What Cultivates Gratitude? Or Better Yet, What Does Gratitude Cultivate?

I was tasked with writing a blog post on gratitude for this week- Thanksgiving week. I love it when my team gets together without me while I’m on sabbatical and sends me an email telling me what to write 🙂  It’s a given- a post with a theme of thankfulness- even though as a culture we’ve seemed to skip right to Christmas once Halloween ends. 

I’ve written about counting your blessings and even counting your first-world problems and being thankful when tasked with the same thing before. 

But what keeps jumping back into my mind this year as I think about how to articulate some inspiration for gratitude is to cite Bryan Stephenson. I had the opportunity to hear Stephenson at a conference I attended this fall.  Bryan Stephenson is the author of Just Mercy and founder of the Equal Justice Initiative.  

He is obviously an in-demand speaker.  He apparently charged the group nothing for an almost hour-long talk.  He started the session by thanking the people in the audience for the work they do.  Mostly public servants in the audience who spend their days helping people on the margins, he made reference to how some of the services the group was involved in impacted him as a child. 

He thanked and he thanked and he thanked before he moved into any form of argument or points. 

But his points were powerful, and also speak to a heart of gratitude I believe that then leads to a heart of grace and mercy, and then one of action.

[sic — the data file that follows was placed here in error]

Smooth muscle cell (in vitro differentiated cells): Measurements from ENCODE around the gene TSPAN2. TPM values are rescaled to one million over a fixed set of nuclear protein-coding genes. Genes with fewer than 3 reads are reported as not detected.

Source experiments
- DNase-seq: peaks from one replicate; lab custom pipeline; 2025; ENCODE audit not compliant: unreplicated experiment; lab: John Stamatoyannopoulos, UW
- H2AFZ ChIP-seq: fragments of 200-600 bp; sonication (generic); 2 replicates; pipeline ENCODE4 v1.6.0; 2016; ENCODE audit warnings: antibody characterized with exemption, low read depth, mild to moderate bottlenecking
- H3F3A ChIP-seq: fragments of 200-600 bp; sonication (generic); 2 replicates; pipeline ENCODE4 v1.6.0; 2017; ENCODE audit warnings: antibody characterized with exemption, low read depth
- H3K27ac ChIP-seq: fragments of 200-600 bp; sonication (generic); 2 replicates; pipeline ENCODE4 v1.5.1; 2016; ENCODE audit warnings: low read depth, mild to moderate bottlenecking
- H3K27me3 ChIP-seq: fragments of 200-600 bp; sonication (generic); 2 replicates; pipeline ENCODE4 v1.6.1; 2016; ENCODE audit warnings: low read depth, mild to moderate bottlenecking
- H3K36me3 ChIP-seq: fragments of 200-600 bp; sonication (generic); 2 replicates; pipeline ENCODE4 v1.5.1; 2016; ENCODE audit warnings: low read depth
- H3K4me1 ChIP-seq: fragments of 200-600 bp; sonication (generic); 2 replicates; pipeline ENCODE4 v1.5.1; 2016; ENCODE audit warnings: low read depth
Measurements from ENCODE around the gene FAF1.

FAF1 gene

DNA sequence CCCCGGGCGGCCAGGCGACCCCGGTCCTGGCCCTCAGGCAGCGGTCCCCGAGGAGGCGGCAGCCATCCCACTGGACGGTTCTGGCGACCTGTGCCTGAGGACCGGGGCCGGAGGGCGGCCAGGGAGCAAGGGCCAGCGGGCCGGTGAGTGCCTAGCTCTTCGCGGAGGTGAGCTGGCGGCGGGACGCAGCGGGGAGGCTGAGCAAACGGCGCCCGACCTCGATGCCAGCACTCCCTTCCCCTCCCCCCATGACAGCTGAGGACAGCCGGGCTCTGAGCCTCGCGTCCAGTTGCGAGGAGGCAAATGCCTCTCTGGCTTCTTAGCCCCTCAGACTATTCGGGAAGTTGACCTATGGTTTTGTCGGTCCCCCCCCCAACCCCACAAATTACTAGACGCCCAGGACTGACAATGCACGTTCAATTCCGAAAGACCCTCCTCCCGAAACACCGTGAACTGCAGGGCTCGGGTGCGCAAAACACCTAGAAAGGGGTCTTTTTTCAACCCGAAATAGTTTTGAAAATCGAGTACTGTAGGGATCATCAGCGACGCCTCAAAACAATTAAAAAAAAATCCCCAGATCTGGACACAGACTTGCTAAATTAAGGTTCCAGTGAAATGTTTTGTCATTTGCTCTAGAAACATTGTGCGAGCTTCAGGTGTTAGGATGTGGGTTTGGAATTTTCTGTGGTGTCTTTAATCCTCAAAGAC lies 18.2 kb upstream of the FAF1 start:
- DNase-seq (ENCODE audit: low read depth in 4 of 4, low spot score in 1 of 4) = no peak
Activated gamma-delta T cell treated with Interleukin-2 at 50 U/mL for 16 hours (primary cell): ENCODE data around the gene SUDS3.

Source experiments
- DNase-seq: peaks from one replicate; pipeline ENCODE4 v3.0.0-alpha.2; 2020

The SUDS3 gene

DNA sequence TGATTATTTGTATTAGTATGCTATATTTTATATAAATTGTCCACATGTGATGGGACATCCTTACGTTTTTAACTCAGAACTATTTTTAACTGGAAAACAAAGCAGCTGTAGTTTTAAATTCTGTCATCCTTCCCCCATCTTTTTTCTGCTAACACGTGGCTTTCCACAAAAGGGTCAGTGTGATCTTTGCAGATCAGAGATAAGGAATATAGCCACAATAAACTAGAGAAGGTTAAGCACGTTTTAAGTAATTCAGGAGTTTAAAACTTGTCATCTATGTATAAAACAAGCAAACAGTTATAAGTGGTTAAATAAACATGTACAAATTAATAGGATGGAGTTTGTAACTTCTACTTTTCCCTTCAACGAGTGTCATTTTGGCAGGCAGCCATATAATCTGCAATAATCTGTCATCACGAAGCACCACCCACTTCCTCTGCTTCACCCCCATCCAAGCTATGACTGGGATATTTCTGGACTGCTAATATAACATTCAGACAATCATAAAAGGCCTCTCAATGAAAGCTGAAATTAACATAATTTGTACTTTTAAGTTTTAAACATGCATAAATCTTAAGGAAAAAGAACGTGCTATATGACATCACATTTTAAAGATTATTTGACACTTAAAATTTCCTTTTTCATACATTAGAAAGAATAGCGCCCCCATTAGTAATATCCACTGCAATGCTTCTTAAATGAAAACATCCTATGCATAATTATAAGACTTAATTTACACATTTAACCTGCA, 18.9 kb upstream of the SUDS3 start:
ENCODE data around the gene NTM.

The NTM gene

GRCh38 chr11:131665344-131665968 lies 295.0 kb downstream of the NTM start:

In speaking about the marginalized, or “least of these” Stephenson made four points: 

  1. Commit to getting proximate.  We can’t help if we aren’t close because then we don’t know what we don’t know.  We need to affirm people’s humanity to help them get to higher ground and realize that all our journeys are tied to one another.  
  2. We have to change our narratives.  This means we have to talk about things we haven’t talked about before.  He says we have to, “acknowledge, confess, and repent.”  My favorite quote of the night was, “Beautiful things happen when we tell the truth.  We close ourselves off to beauty when we don’t tell the truth.” 
  3. We have to believe in hope.  This means believing in things we haven’t yet seen and being confident that in getting proximate and changing narratives, they will become seen. 
  4. We have to do things that are uncomfortable and inconvenient.  Really, the first three things echo this point.  Getting proximate is uncomfortable and inconvenient.  Changing our narratives and telling the truth is uncomfortable. Staying hopeful is not only uncomfortable, it is also inconvenient to train our brains to be so.  But in the end, and in the journey itself, that is where the beauty lies. 

I hope you’ll take this week to be thankful and it will lead you to grace and mercy, which will then inspire you to action.  

During this holiday season, where do you need to get proximate, change a narrative, have hope, and/or be uncomfortable or inconvenienced? 

Mary Ila Ward

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